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How to Sharpen a Military Glock Knife

Updated July 20, 2017

Glock military field knives are an inexpensive and reliable option for outdoor use. As with all knives, proper maintenance, such as sharpening, can affect how well your knife works in the field. Having a sharp field knife is actually safer and easier to use than a dull one, because it does not take as much force to cut through an object. Sharpening a Glock field knife is very similar to sharpening any other type of knife, and it only requires a few materials and a little knowledge.

Purchase a suitable sharpening stone depending on your need. Diamond and ceramic stones provide the best edge, though ceramic can be more fragile. Carbide steel sharpeners are the easiest to use, but do not provide as good of an edge. Coarse stones will sharpen the knife, whereas fine stones will polish it.

Hold the knife horizontally across the stone to get a feel for the sharpening angle. To provide the best edge, sharpen the knife at about a 25 to 30 degree angle.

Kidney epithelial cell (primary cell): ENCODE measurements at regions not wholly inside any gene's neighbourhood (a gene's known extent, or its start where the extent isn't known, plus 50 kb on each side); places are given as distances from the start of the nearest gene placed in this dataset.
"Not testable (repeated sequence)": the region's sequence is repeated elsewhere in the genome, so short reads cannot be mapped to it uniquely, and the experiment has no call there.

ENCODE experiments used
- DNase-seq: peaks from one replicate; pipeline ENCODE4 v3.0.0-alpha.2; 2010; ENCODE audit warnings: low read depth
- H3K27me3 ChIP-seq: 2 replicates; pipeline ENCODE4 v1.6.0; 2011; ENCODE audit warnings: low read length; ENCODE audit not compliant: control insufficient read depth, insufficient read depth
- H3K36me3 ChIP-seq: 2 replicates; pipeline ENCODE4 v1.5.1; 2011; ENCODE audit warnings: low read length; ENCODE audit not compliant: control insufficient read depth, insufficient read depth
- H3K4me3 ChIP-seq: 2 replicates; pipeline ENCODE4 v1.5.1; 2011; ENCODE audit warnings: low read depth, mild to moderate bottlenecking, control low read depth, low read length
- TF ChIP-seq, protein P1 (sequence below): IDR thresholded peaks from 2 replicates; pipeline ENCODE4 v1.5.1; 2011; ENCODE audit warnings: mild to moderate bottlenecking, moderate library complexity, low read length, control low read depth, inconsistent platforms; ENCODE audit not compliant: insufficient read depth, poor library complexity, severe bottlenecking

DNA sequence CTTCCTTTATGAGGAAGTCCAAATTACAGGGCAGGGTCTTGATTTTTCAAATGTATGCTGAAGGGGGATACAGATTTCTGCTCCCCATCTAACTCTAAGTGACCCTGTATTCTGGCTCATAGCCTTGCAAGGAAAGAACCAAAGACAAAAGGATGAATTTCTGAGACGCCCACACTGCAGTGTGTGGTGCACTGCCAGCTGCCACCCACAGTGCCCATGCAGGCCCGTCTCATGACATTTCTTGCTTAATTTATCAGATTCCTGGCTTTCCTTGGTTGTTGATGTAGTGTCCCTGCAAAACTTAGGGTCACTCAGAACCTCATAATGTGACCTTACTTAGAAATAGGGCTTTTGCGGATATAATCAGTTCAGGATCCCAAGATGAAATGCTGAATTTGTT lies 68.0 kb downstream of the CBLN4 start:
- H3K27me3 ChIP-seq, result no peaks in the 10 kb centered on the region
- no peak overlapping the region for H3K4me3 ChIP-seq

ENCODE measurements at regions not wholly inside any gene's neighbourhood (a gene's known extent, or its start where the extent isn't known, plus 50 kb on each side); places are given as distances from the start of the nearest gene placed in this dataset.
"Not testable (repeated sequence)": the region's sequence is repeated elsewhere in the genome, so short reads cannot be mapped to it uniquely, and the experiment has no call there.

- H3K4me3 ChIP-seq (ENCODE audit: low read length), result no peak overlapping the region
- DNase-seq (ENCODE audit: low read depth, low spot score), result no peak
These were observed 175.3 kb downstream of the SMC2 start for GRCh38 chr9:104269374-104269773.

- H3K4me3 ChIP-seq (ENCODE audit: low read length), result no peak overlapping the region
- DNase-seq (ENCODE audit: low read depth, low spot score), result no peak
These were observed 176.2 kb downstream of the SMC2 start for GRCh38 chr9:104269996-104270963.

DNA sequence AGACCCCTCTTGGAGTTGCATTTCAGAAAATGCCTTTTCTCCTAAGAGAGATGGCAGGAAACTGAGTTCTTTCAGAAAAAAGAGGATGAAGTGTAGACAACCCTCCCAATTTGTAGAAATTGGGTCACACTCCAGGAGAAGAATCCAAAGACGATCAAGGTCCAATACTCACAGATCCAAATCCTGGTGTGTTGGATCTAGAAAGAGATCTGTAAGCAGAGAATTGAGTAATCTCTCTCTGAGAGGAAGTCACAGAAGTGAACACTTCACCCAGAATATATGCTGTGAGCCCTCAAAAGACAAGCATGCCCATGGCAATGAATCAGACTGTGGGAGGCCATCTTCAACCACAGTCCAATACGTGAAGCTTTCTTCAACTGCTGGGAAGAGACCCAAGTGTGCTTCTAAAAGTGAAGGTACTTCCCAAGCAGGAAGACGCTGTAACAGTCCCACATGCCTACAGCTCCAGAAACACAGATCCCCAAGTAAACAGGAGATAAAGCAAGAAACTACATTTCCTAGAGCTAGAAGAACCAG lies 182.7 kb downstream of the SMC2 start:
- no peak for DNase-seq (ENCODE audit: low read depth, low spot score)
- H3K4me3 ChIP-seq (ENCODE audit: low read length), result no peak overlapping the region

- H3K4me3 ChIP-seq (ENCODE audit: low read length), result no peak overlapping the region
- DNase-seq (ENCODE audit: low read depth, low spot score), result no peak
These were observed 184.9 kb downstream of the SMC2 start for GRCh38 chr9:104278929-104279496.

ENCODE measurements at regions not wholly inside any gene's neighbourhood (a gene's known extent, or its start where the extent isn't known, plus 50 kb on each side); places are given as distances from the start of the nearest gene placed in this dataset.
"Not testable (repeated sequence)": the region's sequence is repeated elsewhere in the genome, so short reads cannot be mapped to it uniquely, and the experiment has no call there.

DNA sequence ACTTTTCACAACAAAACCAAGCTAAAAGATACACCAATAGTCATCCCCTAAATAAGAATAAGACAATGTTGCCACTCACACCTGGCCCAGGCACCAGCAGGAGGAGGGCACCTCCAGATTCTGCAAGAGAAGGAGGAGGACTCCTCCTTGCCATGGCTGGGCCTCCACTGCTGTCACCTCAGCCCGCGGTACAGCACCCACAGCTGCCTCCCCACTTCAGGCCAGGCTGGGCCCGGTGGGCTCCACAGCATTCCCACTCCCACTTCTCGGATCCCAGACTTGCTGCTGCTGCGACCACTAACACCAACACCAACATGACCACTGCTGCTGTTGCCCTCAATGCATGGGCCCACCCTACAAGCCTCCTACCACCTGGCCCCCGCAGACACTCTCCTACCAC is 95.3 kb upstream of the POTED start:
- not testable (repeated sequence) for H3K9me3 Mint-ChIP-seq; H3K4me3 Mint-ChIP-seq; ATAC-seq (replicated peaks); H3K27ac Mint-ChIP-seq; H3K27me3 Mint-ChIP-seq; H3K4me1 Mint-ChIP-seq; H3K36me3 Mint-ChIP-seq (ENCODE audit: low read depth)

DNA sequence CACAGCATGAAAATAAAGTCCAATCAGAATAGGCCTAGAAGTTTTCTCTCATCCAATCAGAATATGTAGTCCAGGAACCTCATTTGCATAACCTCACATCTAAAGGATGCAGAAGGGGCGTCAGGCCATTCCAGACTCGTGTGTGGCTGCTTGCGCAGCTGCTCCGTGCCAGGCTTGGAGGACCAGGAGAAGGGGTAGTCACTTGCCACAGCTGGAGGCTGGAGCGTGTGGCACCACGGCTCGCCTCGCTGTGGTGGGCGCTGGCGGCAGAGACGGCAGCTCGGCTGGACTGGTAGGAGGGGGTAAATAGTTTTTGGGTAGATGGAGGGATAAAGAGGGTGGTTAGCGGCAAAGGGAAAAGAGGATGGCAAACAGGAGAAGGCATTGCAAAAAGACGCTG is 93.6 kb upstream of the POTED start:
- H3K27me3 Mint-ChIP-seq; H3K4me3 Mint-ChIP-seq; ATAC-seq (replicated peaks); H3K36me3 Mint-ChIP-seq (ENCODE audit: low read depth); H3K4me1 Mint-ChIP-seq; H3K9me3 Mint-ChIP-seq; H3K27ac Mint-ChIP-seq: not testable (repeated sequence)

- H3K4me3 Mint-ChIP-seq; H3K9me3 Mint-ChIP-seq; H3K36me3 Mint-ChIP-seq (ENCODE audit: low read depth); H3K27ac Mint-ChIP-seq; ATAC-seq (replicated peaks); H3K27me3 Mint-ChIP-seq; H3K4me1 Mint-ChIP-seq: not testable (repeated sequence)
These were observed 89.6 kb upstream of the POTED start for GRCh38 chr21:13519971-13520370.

Lubricate the sharpening stone with water if you are using a Japanese water stone. Other types of stones can be lubricated with oil, though this is not required and they will work with or without it.

Place the knife blade flat on the stone and slowly incline it up toward you to achieve the desired angle.

Pull the blade slowly across the stone toward you, beginning with the base and working your way to the tip of the blade.

Sharpen one side of the blade until you can see a burr form on the opposite face of the blade. A burr looks like a wire edge, and its presence means the knife edge is so thin it is beginning to fold over. When it forms in an area, move down the blade and do not continue sharpening that part of the blade.

Flip the knife over and repeat Steps Four through Six to sharpen the opposite edge face. Reapply lubricant as needed. When the knife is sharpened on both sides use a fine-grit stone to polish it.

Things You'll Need

  • Sharpening stone or rod
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About the Author

A.J. Hawkins began writing professionally as a U.S. Army journalist in 2006. His writing has appeared in numerous military publications, including "Soldiers" magazine, the official publication of the Army. He is pursing a Bachelor of Science in biology from Kennesaw State University.